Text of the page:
I don’t know much about Robert J Hall, except that I really like some of his writing on leadership. A recovered micro-manager myself, this post got my attention:
The Opposite of Micromanagement…Laid-back Management?
By Robert J Hall
What’s the opposite of micromanagement? Could it be laid-back management?
If so, is that bad? Is it bad to have a laid-back management style? Well, micromanagement is definitely not good if that’s a predominant trait. I think we can all probably agree on that. The same can be said for laid-back management, can’t it?
Here’s a possible example: one of your people comes to you for guidance on an issue and you say, “well, just do whatever you think is best” or “I’m fine with whatever.” Like, micromanagement, it’s not good to have that style as a predominant one, either.
Our people want to be led. They’re not looking for someone to tell them how to do everything and they’re also not looking for a boss who just leaves them to their own devices. They’re looking for good, solid leadership that provides the right amount of guidance. Now, that amount is different for every employee and that’s why it’s important for bosses to ensure that, while they treat everyone fairly, one management style “doesn’t fit all”. Bosses need to understand each of their direct reports and relate to them in a way that helps each person flourish. It’s a tall order, but it can be done.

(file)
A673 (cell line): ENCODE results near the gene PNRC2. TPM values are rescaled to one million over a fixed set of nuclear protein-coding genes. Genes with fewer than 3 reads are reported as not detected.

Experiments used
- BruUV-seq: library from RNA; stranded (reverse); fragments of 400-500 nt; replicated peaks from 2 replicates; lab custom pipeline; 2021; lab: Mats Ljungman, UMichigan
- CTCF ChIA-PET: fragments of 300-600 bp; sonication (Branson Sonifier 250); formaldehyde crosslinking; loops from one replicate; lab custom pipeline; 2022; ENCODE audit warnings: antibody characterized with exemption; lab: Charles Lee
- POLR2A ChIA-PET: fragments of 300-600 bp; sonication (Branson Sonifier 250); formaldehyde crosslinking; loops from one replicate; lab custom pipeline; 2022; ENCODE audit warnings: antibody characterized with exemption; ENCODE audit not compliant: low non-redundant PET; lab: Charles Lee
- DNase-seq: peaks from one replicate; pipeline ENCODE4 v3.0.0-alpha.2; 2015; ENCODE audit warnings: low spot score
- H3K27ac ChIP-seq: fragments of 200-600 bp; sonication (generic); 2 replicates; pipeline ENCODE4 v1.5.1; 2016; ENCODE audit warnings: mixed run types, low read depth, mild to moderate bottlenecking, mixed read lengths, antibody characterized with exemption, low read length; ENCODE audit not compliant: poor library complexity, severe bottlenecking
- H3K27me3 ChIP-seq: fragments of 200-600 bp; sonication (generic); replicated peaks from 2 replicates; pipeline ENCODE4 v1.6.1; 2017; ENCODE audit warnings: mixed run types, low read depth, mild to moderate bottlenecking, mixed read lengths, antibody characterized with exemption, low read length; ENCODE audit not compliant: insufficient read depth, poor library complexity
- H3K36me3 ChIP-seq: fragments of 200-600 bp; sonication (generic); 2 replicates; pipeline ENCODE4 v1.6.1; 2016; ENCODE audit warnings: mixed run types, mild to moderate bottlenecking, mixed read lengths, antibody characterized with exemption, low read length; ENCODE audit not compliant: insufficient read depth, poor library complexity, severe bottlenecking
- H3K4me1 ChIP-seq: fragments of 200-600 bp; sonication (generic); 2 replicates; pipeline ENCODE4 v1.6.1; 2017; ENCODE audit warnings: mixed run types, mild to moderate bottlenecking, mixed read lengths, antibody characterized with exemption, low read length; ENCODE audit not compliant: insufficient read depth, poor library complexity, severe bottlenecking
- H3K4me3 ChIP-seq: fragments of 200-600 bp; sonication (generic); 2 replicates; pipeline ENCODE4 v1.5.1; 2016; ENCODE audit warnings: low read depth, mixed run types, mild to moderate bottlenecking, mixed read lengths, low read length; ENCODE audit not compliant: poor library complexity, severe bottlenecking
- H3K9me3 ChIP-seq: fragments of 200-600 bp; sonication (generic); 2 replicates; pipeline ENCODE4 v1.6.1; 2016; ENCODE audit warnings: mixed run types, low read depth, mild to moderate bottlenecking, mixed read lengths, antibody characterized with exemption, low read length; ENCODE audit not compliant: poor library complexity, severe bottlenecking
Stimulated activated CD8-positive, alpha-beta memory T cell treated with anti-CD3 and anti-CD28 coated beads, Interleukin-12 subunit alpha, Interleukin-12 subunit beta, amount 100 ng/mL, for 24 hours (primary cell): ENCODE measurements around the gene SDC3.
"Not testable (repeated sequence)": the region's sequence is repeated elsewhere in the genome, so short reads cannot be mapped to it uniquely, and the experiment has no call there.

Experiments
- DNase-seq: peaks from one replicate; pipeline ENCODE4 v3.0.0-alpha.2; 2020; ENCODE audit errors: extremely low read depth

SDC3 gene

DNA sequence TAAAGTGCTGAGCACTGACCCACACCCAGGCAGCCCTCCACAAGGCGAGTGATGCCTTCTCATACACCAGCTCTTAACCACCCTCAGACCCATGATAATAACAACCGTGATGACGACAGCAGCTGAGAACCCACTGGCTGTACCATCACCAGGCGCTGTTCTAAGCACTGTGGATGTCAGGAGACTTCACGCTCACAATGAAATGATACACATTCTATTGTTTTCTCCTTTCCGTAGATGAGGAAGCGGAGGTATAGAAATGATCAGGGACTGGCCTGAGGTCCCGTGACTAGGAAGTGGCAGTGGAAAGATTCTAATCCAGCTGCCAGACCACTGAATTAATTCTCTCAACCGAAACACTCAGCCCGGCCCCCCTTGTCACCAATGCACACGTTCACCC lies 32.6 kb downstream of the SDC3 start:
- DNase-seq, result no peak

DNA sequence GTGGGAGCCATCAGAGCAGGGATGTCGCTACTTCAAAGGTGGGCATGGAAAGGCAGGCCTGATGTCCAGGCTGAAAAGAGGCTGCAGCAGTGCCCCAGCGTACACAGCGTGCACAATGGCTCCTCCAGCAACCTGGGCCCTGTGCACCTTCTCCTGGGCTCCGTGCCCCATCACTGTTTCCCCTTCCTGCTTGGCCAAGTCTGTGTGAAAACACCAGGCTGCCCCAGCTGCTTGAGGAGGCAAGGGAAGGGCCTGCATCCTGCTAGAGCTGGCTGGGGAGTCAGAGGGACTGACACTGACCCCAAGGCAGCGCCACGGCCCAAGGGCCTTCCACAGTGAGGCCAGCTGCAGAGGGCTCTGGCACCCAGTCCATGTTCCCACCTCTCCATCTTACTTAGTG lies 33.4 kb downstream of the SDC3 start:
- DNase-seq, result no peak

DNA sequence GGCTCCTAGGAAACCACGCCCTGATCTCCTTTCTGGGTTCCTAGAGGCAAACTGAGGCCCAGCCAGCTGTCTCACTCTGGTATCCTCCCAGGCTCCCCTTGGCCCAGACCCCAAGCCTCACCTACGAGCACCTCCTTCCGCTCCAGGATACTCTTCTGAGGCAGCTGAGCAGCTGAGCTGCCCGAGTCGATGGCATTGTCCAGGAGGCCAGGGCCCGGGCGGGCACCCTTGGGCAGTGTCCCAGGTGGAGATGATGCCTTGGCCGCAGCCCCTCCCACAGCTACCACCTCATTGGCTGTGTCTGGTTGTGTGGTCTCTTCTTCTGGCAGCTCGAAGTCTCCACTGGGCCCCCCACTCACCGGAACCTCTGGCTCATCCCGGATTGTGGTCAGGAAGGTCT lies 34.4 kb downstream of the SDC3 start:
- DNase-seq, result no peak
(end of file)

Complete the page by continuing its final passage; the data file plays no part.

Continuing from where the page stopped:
The world is not black and white. The best leaders know that everything about people is shades of grey. To get the best from them, we leaders need to take the time to know each one and apply just the right amount of guidance.
The laid-back manager is no better than the micro-manager, even though the words sound nicer.
IBEX Payroll extends our profound respect and immeasurable gratitude to all the ancestors and keepers of the land on whose traditional territories our work takes place. We acknowledge that we are on Treaty 1 territory, the traditional gathering place of the Anishinaabe, Cree, Oji-Cree, Dakota and Dene people and the traditional homeland of the Métis people. This land is sacred, historical, and significant.
Every time we acknowledge this truth, we have an invitation and an opportunity to reflect on the wrongs of the past, what we do in the present, and what we can do to continually honour the people whose lands and water we benefit from today.
This statement only acts as a first step in honouring the land we reside on and its peoples, and must be paired with education, understanding and informed action.